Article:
(12.) Naderi GH, Sotoudeh M, Mehraban D, et al. Reliability of pre-transplant live donor renal biopsies in predicting the graft outcome. Int J Organ Transplant Med 2014;5:71-7
(13.) Chamienia A, Debska-Slizien A, Rutkowski B, et al. 11-year, single-centre experience in living donor kidney transplantation in Poland. Transplant Proc 2011;43:291 1-3. https://doi.org/10.1016/j.transproceed.2011.08.027
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Ranjeet Singh Rathore, MD; Nisarg Mehta, MD; Sony Bhaskar Mehta, MD; Manas Babu, MD; Devesh Bansal, MD; Biju S. Pillai, MD; Mohan P. Sam, MD; Hariharan Krishnamoorthy, MD
Department of Urology, Lourdes Hospital, Kochi, India
Correspondence: Dr. Ranjeet Singh Rathore, Department of Urology, Lourdes Hospital, Kochi, India; firstname.lastname@example.org
Cite as: Can Urol Assoc J 2017;11(11):E437-40. http://dx.doi.org/10.5489/cuaj.4506
Published online November 1, 2017
Please Note: Illustration(s) are not available due to copyright restrictions.
Table 1. Effect of various histological changes on graft function at 1 month Histological changes if Number of Effect on graft function cortical biopsy patients (out of 84) Normal histology 48 (58%) No effect Glomerulosclerosis 21 (25%) No effect Interstitial fibrosis 11 (13%) Delayed graft function: 4 Acute tubular necrosis 4 (5%) Acute rejection: 2 Delayed graft function: 2 Focal tubal atrophy 4 (5%) No effect Table 2. Comparison of serum creatinine in patients with normal histology with that of various coexisting histological changes at 1, 3, 6, and 12 months post-surgery Mean serum creatinine levels (mg/dl) Preoperative 1 month Normal histology 0.80[+ or -]0.19 0.82[+ or -]0.18 Glomerulosclerosis 0.83[+ or -]0.24 0.91[+ or -]0.23 Interstitial fibrosis 0.87[+ or -]0.24 1.06[+ or -]0.22 Acute tubal necrosis 1.05[+ or -]0.21 1.15[+ or -]0.21 Focal tubal atrophy 0.65[+ or -]0.07 0.75[+ or -]0.07 Mean serum creatinine levels (mg/dl) 3 months 6 months Normal histology 0.83[+ or -]0.18 0.83[+ or -]0.18 Glomerulosclerosis 0.92[+ or -]0.23 1.05[+ or -]0.22 Interstitial fibrosis 1.20[+ or -]0.21 1.40[+ or -]0.24 Acute tubal necrosis 1.15[+ or -]0.01 1.25[+ or -]0.07 Focal tubal atrophy 0.90[+ or -]0.01 1.00[+ or -]0.01 Mean serum creatinine levels (mg/dl) 12 months Normal histology 0.83[+ or -]0.19 Glomerulosclerosis 0.99[+ or -]0.22 Interstitial fibrosis 1.61[+ or -]0.28 Acute tubal necrosis 1.30[+ or -]0.01 Focal tubal atrophy 1.15[+ or -]0.07 Table 3. Comparison of p values of normal histology with various coexisting histological changes Preoperative 1 month 3 months 6 months Normal histology vs. 0.8004 0.6119 0.6192 0.7233 glomerulosclerosis Normal histology vs. 0.062 0.017 0.0024 0.0017 interstitial fibrosis Normal histology vs. 0.0742 0.002 0.0048 0.0008 acute tubal necrosis Normal histology vs. 0.2482 0.390 0.072 0.062 focal tubal atrophy 12 months Normal histology vs. 0.0581 glomerulosclerosis Normal histology vs. 0.0009 interstitial fibrosis Normal histology vs. 0.0003 acute tubal necrosis Normal histology vs. 0.083 focal tubal atrophy Table 4. Comparison of our study with published literature Various studies Histological Overall survival changes seen at 1 year Our study GS-25%, IF-13%, 96% ATN-5%, FTA-5% Naderi et al (2014) (12) GS-35%, IF-16%, 94% FTA-6% Kaplan et al (1975) (10) GS-23%, IF-6% 98% Chamienia et al (2004) (13) GS-24%, FTA-15% 100% Hashikura et al (2004) (14) GS-30%, HA-6% 89% Various studies Allograft Number dysfunction of deaths Our study 7.4% 2 (3.8%) Naderi et al (2014) (12) 9% 3 (5.5%) Kaplan et al (1975) (10) 15% 1 (3%) Chamienia et al (2004) (13) 10% No deaths Hashikura et al (2004) (14) 8% No deaths ATN: acute tubal necrosis; FTA: focal tubal atrophy; GS: glomerulosclerosis; IF: interstitial fibrosis.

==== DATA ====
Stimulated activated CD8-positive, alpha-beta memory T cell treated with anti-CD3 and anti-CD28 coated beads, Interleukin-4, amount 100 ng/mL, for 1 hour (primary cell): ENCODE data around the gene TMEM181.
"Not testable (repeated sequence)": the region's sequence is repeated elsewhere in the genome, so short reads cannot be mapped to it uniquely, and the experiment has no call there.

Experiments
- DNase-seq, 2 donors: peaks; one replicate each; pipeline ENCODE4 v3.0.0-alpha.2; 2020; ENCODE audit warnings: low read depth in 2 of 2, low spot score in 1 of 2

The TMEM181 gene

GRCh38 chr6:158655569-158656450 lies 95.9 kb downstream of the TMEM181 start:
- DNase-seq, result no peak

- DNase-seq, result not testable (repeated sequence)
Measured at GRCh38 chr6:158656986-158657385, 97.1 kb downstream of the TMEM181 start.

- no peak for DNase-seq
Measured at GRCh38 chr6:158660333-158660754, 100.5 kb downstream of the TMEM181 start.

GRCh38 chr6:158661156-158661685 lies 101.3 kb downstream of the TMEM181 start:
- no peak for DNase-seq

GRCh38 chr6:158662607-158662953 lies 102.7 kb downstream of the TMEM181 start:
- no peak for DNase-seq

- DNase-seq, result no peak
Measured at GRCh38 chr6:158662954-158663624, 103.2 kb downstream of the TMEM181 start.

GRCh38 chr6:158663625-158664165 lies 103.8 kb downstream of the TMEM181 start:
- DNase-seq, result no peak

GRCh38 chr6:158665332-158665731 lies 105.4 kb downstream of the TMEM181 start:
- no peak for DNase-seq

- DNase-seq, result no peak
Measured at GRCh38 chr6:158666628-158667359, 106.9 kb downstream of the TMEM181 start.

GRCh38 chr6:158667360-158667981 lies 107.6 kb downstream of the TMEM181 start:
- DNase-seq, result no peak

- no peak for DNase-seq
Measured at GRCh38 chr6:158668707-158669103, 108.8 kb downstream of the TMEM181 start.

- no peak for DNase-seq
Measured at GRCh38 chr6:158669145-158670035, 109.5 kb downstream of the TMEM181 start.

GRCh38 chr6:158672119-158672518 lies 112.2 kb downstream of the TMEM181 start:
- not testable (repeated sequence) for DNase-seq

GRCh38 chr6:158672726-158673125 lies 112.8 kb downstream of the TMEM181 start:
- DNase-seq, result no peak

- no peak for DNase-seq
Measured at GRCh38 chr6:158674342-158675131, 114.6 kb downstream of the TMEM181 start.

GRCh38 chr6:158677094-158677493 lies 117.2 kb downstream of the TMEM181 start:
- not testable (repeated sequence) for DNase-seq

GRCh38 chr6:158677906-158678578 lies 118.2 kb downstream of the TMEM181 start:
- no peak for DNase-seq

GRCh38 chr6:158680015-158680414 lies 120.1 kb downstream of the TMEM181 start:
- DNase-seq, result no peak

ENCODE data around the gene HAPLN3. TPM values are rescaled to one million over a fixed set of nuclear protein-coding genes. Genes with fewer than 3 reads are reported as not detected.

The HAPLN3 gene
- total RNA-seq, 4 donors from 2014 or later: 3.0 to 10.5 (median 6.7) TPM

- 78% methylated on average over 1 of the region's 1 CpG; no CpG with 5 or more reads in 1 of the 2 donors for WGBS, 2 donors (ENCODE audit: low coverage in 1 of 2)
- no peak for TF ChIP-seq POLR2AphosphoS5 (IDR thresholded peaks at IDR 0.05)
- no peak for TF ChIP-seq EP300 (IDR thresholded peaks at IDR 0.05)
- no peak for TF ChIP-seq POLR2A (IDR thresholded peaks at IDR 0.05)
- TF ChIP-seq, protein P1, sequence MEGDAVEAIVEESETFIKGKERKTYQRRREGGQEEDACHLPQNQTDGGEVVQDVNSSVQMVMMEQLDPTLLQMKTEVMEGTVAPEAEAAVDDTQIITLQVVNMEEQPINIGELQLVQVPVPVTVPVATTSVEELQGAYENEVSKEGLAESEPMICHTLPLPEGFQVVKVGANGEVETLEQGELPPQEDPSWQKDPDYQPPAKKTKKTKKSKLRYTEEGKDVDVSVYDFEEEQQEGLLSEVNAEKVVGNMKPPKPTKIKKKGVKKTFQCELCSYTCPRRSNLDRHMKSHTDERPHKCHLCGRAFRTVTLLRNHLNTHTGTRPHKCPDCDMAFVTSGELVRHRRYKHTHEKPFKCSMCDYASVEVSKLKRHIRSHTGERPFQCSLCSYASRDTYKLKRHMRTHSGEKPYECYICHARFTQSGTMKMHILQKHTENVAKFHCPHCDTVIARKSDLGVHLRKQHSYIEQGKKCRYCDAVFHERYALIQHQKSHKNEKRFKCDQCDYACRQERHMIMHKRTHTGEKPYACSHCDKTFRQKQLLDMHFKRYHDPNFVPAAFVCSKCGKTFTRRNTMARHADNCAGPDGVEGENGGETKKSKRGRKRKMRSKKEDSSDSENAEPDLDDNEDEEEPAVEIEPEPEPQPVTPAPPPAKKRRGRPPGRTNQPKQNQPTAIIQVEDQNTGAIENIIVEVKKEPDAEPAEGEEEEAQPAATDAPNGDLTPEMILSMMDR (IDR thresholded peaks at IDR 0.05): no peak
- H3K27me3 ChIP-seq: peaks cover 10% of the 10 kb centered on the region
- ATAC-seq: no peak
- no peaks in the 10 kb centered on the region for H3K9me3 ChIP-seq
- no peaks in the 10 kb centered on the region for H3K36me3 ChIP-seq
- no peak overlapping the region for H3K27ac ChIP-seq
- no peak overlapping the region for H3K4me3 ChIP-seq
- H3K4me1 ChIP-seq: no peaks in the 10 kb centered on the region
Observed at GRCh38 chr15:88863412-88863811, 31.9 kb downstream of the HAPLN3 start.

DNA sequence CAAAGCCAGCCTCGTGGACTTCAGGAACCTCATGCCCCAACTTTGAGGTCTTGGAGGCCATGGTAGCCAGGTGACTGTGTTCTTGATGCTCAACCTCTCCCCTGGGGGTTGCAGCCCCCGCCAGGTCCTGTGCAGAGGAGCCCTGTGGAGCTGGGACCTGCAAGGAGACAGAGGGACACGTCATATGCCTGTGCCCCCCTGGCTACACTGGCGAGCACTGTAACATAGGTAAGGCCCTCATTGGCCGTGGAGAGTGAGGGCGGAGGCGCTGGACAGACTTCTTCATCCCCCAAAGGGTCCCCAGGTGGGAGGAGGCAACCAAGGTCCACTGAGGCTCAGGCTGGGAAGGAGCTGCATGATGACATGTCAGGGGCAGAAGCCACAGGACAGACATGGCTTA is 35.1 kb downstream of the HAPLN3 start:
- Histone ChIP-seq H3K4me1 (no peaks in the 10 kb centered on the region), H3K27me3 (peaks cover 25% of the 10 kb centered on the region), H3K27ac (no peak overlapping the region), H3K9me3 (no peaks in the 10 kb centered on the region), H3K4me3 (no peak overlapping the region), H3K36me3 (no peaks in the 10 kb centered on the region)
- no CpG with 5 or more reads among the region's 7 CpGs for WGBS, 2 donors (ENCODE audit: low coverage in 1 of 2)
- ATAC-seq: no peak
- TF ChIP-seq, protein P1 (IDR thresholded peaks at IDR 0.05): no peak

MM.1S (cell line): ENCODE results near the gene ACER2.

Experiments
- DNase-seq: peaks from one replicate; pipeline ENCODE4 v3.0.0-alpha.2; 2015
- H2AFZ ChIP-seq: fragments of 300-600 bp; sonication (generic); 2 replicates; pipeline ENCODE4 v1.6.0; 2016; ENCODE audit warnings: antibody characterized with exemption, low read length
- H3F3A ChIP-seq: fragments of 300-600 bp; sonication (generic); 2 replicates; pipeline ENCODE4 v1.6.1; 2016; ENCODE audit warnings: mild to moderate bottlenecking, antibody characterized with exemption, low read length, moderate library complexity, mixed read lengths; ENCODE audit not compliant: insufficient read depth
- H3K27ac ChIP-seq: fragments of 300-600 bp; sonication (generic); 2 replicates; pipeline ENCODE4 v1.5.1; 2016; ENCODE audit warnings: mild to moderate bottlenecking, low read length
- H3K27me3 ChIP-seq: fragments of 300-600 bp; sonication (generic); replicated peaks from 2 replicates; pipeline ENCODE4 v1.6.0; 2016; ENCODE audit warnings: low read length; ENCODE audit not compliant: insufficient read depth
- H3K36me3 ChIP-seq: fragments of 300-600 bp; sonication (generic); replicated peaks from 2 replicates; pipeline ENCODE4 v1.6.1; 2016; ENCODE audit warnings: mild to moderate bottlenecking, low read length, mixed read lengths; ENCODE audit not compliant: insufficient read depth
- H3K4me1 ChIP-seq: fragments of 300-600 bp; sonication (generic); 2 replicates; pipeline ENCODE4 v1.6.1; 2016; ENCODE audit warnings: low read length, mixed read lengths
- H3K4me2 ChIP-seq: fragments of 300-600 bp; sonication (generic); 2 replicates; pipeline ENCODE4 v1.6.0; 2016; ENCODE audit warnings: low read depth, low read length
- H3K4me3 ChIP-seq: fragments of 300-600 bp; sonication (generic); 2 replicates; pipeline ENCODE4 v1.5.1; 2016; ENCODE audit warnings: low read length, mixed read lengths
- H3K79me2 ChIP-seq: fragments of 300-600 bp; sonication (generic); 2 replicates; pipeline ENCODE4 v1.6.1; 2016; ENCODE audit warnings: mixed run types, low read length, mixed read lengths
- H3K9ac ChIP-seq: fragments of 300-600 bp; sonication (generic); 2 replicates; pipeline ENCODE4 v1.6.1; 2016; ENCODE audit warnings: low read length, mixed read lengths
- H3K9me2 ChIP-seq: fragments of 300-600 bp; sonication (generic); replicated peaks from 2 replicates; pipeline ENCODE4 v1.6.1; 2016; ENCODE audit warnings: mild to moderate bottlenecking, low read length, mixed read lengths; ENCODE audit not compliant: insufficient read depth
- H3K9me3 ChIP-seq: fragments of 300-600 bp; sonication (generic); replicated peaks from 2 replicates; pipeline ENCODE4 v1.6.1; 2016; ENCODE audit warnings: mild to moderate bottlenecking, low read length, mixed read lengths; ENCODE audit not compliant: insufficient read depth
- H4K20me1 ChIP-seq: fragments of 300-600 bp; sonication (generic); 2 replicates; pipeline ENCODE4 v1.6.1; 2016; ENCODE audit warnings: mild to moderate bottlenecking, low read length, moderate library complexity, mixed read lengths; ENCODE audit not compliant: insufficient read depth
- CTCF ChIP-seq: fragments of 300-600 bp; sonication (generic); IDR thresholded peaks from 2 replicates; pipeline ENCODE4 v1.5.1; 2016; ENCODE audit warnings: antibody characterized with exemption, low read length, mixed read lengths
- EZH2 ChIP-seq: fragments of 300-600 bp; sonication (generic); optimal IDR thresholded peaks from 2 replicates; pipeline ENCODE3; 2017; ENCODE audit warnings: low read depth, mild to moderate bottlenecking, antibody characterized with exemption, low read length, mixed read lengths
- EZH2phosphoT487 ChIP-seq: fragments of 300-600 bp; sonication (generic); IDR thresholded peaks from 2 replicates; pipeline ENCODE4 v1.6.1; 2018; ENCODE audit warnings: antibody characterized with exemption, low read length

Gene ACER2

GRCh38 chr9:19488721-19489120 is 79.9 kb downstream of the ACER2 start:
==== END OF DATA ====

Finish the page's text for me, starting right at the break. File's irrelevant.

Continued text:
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|Title Annotation:||ORIGINAL RESEARCH|
|Author:||Rathore, Ranjeet Singh; Mehta, Nisarg; Mehta, Sony Bhaskar; Babu, Manas; Bansal, Devesh; Pillai, Bij|
|Publication:||Canadian Urological Association Journal (CUAJ)|
|Date:||Nov 1, 2017|